Cristiano Ronaldo commits 'unforgivable error' as Juventus is stunned by 10-man Porto in Champions League

(CNN)-Cristiano Ronaldo's "unforgivable error" in extra-time against 10-man Porto in the Champions League proved decisive as Juventus was dumped out by the Portuguese side.

With the sides all-square in the 115th minute and with penalties just minutes away, Porto was awarded a free-kick 35 yards away from the Juve goal.

In a last-ditch attempt to send the Portuguese side through, Sergio Oliveira hit a speculative low shot which traveled through the legs of Ronaldo -- who had turned his back on the ball -- and squirmed past the diving Wojciech Szczęsny in goal.

That gave Porto a 4-3 lead on aggregate and although Adrien Rabiot scored for Juve, it wasn't enough for the Italian giants as Porto, who had to play for over an hour of the game, went through to the Champions League quarterfinals on away goals.

After the game, former Juve and Italy manager Fabio Capello criticized Ronaldo's part in the decisive goal, calling the turning of his back "unforgivable."

"There are single mistakes and (mistakes due to) loss of concentration on all the goals conceded," Capello said while working as a Sky Sport Italia pundit.

"Before the ball is kicked, Ronaldo has already turned: it is very serious. If you're part of the wall, you know that you can be on the receiving end of a powerful shot, it is an unforgivable mistake that is unjustifiable. In Porto there were 70 minutes not played and 20 played by Juve.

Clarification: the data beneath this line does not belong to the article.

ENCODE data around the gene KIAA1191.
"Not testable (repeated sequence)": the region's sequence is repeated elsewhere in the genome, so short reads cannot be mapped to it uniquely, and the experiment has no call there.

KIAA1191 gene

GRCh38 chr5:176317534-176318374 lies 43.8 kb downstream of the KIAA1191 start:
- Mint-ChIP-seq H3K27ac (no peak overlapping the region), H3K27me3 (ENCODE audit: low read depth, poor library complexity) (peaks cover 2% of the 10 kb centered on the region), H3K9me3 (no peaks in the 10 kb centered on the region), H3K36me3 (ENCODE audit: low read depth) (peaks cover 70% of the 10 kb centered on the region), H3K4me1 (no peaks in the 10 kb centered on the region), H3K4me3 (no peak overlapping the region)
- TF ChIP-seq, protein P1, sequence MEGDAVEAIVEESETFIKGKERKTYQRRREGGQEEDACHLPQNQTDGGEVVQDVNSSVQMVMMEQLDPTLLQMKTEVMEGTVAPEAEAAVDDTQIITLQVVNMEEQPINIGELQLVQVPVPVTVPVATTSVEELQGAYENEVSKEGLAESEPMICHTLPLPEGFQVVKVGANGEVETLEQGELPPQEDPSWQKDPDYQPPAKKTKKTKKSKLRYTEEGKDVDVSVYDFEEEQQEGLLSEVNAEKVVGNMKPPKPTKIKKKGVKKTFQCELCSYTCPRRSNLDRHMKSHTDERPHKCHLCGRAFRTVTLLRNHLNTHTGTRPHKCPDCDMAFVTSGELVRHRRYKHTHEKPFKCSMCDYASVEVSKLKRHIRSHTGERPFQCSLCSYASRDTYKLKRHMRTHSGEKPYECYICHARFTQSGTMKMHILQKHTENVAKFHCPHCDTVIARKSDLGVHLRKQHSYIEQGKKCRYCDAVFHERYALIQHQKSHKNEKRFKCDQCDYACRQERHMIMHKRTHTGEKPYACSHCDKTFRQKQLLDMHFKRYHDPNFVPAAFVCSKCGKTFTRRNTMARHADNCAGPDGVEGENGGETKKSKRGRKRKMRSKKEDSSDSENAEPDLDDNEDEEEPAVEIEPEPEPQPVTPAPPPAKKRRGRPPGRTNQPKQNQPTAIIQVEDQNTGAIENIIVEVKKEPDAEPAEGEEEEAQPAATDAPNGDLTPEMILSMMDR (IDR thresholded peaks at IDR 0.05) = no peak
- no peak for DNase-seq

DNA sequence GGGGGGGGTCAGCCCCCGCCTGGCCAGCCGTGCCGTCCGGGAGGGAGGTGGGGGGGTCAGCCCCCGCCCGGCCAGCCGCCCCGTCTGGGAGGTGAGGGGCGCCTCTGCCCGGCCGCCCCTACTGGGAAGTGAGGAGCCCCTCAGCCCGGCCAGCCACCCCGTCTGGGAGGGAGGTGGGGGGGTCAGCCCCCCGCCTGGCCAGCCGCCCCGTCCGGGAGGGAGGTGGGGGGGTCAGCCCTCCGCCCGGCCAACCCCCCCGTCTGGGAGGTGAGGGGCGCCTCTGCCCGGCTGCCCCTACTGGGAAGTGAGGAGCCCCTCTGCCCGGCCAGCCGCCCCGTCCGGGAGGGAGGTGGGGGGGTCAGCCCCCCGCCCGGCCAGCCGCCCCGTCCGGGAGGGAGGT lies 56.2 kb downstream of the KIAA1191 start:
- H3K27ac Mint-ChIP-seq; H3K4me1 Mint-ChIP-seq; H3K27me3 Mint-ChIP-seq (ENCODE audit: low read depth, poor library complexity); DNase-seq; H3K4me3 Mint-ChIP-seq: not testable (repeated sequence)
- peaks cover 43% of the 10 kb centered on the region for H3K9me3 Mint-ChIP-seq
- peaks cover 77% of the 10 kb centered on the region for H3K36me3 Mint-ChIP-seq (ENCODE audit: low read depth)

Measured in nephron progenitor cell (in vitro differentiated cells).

"Tonight, it conceded goals and the game was immediately uphill. Apart from Chiesa, who made the difference? All the others seemed a bit jaded, the players of Porto had much more rhythm."

Ronaldo reacts after missing a chance against Porto.

A failed relationship?

The signing of Ronaldo from Real Madrid in 2018 -- at $117 million, now the sixth most expensive transfer of all time -- was meant to end Juve's long Champions League drought, but for the third year running it hasn't worked out that way.

Ronaldo and Juve have not made it past the quarterfinals, going out to Ajax, Lyon and now Porto.